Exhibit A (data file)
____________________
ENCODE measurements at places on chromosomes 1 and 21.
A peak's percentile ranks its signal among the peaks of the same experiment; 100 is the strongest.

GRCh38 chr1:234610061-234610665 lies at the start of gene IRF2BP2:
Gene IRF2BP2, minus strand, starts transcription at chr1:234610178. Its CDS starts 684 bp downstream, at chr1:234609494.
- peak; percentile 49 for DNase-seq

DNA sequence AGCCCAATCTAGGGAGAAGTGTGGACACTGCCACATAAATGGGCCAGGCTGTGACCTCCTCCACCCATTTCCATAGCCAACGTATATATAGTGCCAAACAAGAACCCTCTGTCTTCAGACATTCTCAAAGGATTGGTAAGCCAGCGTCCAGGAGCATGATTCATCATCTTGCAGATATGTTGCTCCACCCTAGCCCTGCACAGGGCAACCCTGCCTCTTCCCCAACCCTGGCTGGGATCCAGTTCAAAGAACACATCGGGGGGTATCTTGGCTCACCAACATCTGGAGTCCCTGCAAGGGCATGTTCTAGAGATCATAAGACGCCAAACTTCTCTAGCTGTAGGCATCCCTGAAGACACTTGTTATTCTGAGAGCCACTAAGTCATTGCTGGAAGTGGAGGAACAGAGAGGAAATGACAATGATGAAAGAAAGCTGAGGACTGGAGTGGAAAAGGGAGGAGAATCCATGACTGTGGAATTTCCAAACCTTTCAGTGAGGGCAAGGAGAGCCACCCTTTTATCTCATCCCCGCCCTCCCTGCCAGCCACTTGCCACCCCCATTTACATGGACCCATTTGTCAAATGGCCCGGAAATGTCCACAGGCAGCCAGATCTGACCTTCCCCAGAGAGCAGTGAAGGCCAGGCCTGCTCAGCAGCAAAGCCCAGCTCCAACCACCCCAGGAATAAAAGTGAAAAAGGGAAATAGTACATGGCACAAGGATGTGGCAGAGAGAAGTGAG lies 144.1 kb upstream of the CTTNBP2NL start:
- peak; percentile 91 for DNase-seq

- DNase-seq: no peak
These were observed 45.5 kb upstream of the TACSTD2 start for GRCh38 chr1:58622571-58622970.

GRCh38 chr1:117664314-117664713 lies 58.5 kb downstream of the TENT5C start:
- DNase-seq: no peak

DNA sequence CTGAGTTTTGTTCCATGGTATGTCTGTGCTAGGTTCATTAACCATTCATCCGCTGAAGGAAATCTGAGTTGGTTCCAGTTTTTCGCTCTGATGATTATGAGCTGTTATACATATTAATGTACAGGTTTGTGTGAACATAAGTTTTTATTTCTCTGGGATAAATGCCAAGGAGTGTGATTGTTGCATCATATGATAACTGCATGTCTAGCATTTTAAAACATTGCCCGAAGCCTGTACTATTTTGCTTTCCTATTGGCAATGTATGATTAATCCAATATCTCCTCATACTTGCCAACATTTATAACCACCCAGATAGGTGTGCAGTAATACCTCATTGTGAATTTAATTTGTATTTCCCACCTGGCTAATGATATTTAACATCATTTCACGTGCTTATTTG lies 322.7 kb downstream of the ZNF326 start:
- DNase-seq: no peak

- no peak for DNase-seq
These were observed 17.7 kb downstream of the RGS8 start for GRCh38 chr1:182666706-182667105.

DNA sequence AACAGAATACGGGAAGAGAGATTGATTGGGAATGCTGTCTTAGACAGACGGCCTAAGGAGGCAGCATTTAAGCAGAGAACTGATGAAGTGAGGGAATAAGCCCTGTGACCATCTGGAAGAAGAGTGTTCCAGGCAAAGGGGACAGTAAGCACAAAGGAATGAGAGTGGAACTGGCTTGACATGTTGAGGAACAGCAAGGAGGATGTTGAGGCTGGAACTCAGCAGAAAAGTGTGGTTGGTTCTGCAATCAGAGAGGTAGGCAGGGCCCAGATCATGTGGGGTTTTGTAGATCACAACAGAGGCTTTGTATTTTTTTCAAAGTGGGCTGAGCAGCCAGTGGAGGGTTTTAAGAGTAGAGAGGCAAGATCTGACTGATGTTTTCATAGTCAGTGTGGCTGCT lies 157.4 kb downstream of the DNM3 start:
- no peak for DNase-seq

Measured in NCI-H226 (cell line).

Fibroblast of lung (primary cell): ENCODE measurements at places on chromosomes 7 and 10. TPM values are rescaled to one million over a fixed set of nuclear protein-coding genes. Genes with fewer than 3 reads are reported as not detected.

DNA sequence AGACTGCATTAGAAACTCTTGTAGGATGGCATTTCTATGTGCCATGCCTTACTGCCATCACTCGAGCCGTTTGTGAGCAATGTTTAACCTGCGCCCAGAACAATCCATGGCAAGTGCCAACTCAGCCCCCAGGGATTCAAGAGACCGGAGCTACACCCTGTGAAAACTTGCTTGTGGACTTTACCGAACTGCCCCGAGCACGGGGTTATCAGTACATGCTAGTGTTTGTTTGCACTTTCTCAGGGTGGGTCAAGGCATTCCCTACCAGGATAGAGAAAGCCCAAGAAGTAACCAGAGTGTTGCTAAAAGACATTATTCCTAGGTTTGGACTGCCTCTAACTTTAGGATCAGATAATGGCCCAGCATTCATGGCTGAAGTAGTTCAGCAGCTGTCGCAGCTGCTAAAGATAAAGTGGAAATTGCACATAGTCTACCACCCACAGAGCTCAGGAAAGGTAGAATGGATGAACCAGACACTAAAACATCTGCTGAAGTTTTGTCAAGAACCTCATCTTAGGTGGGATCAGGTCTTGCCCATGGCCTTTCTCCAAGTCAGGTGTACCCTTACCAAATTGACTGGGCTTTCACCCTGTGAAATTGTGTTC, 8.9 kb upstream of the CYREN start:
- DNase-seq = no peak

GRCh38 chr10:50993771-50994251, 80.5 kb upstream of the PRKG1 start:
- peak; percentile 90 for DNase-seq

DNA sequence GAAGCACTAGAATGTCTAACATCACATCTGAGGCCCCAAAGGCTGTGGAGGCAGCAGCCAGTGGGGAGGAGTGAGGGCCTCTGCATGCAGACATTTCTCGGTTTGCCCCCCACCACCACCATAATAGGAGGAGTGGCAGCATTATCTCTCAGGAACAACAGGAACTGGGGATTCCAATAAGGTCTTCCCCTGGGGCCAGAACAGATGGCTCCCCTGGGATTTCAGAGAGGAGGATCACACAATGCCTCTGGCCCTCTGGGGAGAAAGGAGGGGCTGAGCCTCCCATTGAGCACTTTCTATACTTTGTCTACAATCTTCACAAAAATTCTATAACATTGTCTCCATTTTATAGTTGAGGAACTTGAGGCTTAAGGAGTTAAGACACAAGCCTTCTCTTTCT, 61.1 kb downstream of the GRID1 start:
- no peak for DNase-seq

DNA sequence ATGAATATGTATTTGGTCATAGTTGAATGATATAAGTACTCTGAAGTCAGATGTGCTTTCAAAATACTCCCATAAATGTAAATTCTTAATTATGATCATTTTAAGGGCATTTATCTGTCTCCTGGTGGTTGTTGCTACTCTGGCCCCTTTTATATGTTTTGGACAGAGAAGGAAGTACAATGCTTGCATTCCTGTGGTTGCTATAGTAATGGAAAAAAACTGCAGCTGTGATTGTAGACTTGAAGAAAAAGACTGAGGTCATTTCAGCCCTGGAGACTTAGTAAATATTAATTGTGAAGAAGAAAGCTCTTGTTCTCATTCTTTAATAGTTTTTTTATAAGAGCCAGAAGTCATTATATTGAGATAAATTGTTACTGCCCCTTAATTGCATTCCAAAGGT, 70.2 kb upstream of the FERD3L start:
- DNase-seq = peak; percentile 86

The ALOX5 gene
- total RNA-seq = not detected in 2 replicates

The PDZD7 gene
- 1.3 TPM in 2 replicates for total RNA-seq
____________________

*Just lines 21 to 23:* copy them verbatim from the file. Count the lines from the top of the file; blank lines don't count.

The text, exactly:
- DNase-seq = no peak

GRCh38 chr10:50993771-50994251, 80.5 kb upstream of the PRKG1 start:
- peak; percentile 90 for DNase-seq